In light of concerns surrounding the alleged link between immigration and crime, our goal is to investigate trends in violent crime rates by race/ethnicity within and between counties with differing degrees of immigration. Using unique data from California for the 1980 to 2012 period, we find (1) that after an initial decade of stability, violence rates fell beginning in the 1990s during a period of rapid immigration growth. Additionally, (2) this pattern is observed for all offenses, race/ethnic groups (including Hispanics), and was near uniform in counties with both high and low levels of immigrant concentration and growth. Despite fears of immigration fueled crime waves, our findings suggest that high immigration has not worsened the problem of violent crime and that places with both low and high immigrant concentrations and growth experienced parallel declines in crime from 1990 to 2012.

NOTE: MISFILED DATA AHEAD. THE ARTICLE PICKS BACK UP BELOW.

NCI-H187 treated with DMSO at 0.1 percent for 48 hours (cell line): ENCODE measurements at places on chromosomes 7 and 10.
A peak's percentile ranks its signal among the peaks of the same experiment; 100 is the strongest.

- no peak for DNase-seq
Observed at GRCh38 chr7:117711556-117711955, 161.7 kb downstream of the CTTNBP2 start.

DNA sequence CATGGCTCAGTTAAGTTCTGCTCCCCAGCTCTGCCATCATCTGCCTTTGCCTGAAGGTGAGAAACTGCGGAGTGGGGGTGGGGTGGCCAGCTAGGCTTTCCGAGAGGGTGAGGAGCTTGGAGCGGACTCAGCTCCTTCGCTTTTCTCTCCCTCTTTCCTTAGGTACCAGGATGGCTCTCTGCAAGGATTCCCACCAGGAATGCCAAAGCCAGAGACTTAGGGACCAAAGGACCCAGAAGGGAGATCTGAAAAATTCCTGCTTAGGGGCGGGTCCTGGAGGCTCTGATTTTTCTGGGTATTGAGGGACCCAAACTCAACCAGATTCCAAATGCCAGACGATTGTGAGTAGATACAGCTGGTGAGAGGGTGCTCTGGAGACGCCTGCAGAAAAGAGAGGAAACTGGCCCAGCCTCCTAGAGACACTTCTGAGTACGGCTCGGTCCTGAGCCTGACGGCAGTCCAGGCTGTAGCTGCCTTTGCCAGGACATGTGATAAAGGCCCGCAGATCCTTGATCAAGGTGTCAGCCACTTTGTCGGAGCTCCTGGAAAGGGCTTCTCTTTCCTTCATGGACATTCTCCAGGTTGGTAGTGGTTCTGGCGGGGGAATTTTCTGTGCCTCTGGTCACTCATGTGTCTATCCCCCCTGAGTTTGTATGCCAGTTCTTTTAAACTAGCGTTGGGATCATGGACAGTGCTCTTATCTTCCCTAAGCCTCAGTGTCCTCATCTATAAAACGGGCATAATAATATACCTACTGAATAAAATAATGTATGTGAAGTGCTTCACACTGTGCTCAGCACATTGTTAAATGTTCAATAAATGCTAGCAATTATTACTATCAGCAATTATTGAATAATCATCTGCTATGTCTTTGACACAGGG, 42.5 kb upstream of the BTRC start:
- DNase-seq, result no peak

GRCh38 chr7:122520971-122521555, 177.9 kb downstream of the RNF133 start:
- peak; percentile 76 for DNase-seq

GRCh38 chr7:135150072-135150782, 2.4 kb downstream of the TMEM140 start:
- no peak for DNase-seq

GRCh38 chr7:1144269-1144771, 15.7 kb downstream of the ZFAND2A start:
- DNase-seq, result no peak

All Science Journal Classification (ASJC) codes
- Geography, Planning and Development